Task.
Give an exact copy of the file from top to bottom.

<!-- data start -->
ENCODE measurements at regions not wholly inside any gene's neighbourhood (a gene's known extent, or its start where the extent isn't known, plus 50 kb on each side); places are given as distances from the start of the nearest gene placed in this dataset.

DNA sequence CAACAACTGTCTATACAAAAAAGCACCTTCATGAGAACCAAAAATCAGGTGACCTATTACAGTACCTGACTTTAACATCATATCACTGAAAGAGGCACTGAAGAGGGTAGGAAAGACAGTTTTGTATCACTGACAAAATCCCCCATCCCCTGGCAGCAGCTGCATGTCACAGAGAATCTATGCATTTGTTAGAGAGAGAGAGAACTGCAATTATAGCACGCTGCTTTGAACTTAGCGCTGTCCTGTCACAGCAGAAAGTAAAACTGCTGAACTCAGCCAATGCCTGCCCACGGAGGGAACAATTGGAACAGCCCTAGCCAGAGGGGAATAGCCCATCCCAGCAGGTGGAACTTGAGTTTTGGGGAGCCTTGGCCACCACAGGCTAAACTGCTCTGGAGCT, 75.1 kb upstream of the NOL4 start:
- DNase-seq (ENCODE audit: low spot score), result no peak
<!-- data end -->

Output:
ENCODE measurements at regions not wholly inside any gene's neighbourhood (a gene's known extent, or its start where the extent isn't known, plus 50 kb on each side); places are given as distances from the start of the nearest gene placed in this dataset.

DNA sequence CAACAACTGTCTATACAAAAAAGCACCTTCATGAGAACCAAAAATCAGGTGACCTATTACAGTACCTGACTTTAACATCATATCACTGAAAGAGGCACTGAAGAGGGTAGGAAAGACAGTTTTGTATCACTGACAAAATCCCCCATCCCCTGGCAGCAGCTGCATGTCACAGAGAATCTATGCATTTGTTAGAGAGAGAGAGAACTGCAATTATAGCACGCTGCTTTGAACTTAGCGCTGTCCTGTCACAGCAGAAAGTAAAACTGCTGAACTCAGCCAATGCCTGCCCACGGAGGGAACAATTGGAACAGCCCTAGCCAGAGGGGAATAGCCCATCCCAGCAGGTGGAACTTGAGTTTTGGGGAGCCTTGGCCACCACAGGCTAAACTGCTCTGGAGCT, 75.1 kb upstream of the NOL4 start:
- DNase-seq (ENCODE audit: low spot score), result no peak